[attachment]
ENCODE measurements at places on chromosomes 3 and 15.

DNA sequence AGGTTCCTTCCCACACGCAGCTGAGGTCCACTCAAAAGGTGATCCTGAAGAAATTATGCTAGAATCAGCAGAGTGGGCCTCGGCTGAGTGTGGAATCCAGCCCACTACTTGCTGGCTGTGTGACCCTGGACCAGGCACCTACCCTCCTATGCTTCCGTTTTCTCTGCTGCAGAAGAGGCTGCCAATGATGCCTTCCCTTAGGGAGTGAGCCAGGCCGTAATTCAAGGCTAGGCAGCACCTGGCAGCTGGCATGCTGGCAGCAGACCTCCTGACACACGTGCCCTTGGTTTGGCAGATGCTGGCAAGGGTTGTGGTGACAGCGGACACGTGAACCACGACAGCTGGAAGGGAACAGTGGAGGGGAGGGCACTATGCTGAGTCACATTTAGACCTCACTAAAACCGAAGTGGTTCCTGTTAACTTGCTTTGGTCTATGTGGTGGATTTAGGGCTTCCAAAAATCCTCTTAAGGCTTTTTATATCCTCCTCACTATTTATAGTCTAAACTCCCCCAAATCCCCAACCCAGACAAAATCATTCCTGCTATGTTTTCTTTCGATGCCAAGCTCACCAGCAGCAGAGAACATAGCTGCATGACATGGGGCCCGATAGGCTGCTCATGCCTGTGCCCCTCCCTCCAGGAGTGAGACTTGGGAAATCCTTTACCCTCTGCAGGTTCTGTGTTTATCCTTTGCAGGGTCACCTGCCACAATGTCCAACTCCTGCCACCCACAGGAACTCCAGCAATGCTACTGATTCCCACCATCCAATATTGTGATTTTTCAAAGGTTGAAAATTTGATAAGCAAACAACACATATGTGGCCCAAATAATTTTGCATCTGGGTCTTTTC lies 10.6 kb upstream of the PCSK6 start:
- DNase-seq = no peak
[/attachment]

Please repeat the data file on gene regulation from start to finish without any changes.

ENCODE measurements at places on chromosomes 3 and 15.

DNA sequence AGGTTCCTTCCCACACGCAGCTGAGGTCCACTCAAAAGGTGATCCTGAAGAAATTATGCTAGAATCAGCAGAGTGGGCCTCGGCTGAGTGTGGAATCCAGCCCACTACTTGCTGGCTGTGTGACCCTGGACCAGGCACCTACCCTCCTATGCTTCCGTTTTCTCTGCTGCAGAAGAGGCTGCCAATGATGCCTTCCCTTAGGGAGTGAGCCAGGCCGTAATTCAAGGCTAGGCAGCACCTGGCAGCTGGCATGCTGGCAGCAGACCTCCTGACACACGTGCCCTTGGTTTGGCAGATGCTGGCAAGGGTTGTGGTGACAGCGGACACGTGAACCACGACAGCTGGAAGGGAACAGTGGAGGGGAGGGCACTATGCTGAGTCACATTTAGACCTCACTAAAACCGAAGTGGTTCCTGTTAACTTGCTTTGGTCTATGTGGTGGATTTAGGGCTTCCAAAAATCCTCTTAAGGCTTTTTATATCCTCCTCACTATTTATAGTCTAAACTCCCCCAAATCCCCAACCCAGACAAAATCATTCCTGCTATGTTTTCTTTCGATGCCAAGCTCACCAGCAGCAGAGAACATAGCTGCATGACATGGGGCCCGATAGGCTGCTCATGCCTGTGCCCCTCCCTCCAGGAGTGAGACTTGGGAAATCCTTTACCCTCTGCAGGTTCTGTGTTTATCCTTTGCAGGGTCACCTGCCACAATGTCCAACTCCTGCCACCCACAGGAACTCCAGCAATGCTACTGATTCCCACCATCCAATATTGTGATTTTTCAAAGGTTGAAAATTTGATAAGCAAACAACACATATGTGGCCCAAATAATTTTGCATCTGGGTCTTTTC lies 10.6 kb upstream of the PCSK6 start:
- DNase-seq = no peak